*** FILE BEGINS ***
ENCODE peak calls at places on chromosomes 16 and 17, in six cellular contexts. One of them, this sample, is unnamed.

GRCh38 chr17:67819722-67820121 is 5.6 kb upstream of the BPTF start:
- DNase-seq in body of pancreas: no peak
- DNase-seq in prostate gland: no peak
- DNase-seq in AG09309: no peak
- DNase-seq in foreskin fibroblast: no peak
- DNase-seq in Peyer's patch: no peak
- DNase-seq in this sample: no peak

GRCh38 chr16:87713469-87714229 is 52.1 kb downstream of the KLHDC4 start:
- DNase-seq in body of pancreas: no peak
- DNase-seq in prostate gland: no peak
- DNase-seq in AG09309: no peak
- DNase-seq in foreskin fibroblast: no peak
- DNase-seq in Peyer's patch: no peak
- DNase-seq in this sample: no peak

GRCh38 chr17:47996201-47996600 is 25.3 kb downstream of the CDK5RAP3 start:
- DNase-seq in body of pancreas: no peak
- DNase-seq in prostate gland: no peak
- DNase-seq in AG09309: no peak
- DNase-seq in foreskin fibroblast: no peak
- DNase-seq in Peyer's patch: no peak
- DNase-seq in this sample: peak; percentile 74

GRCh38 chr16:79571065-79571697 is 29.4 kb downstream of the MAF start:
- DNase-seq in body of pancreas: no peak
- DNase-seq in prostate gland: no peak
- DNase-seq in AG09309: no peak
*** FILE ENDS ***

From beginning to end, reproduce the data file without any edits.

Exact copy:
ENCODE peak calls at places on chromosomes 16 and 17, in six cellular contexts. One of them, this sample, is unnamed.

GRCh38 chr17:67819722-67820121 is 5.6 kb upstream of the BPTF start:
- DNase-seq in body of pancreas: no peak
- DNase-seq in prostate gland: no peak
- DNase-seq in AG09309: no peak
- DNase-seq in foreskin fibroblast: no peak
- DNase-seq in Peyer's patch: no peak
- DNase-seq in this sample: no peak

GRCh38 chr16:87713469-87714229 is 52.1 kb downstream of the KLHDC4 start:
- DNase-seq in body of pancreas: no peak
- DNase-seq in prostate gland: no peak
- DNase-seq in AG09309: no peak
- DNase-seq in foreskin fibroblast: no peak
- DNase-seq in Peyer's patch: no peak
- DNase-seq in this sample: no peak

GRCh38 chr17:47996201-47996600 is 25.3 kb downstream of the CDK5RAP3 start:
- DNase-seq in body of pancreas: no peak
- DNase-seq in prostate gland: no peak
- DNase-seq in AG09309: no peak
- DNase-seq in foreskin fibroblast: no peak
- DNase-seq in Peyer's patch: no peak
- DNase-seq in this sample: peak; percentile 74

GRCh38 chr16:79571065-79571697 is 29.4 kb downstream of the MAF start:
- DNase-seq in body of pancreas: no peak
- DNase-seq in prostate gland: no peak
- DNase-seq in AG09309: no peak